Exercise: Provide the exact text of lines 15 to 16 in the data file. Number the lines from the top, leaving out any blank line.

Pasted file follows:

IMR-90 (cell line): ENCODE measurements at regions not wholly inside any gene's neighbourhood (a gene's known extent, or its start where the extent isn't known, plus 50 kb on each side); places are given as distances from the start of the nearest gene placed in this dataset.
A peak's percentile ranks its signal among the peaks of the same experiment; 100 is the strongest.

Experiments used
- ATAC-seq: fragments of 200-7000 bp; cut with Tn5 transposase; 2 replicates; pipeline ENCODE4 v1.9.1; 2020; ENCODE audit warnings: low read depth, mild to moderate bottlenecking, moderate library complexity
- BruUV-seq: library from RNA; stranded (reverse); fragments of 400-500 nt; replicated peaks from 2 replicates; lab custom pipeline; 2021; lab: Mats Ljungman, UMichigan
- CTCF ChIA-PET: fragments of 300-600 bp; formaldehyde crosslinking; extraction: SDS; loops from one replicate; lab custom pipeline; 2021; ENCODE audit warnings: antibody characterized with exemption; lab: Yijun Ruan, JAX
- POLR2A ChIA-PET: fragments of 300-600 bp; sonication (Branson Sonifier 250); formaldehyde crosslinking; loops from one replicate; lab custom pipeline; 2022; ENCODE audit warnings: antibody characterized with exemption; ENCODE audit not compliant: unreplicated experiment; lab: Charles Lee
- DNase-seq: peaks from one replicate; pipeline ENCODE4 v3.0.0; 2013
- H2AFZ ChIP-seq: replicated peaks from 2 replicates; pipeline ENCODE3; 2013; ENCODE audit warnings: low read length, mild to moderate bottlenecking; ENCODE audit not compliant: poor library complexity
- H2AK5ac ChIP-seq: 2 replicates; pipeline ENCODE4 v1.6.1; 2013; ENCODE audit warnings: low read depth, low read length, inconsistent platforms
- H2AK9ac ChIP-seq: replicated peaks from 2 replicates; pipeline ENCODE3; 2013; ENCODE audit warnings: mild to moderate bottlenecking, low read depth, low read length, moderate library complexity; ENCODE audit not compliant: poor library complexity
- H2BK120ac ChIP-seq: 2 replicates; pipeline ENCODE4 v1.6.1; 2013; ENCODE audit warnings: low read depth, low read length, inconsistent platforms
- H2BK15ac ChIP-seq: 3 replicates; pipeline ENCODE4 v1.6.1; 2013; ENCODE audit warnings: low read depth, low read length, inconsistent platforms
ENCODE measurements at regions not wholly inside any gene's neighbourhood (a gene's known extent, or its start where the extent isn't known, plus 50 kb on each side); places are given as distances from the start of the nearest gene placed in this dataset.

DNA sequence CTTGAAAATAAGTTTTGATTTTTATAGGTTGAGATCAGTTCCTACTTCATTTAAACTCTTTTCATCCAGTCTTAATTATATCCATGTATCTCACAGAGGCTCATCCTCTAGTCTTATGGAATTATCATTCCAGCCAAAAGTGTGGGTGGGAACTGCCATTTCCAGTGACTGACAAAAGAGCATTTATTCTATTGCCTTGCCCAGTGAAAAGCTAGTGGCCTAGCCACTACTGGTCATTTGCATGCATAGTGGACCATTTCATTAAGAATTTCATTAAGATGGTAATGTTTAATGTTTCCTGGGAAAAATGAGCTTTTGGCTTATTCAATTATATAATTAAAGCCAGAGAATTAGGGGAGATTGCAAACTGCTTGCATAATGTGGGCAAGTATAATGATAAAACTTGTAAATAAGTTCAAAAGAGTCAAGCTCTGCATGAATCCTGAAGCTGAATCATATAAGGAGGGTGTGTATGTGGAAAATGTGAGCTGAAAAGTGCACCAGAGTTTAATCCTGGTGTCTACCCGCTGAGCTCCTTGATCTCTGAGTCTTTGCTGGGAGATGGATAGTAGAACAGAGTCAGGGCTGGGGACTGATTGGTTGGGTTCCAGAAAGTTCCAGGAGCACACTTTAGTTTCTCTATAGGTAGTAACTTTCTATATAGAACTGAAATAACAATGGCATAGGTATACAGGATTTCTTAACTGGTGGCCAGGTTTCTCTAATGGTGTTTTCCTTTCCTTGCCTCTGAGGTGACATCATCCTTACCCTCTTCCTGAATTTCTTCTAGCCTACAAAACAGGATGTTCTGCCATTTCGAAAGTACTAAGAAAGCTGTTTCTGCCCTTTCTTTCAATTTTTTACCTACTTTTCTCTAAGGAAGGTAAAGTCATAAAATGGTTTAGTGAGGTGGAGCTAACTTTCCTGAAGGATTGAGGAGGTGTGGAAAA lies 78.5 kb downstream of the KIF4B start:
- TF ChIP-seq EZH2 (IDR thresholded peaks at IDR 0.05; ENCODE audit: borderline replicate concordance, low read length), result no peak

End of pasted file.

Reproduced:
DNA sequence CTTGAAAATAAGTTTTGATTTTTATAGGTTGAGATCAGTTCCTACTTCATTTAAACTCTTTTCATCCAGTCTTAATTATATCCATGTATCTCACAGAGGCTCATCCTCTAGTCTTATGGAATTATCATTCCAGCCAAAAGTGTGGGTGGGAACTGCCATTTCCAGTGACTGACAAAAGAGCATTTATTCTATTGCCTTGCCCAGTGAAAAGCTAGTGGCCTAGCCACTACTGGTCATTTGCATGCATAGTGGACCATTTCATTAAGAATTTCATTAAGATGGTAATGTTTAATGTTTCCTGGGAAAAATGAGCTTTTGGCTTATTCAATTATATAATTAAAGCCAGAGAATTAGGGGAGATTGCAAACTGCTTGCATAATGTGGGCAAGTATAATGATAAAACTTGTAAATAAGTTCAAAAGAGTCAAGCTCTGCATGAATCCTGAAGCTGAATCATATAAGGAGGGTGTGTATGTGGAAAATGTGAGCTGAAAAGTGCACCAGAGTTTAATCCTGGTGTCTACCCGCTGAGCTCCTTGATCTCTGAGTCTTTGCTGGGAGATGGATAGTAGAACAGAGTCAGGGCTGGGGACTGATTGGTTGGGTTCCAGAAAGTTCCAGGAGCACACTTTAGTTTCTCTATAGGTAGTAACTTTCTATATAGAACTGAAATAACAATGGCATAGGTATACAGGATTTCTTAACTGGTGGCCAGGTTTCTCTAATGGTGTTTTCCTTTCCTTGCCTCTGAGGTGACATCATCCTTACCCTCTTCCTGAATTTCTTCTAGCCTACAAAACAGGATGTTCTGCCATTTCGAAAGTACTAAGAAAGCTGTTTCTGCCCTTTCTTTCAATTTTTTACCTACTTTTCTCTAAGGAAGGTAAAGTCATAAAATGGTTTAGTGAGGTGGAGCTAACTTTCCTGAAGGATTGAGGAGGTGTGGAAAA lies 78.5 kb downstream of the KIF4B start:
- TF ChIP-seq EZH2 (IDR thresholded peaks at IDR 0.05; ENCODE audit: borderline replicate concordance, low read length), result no peak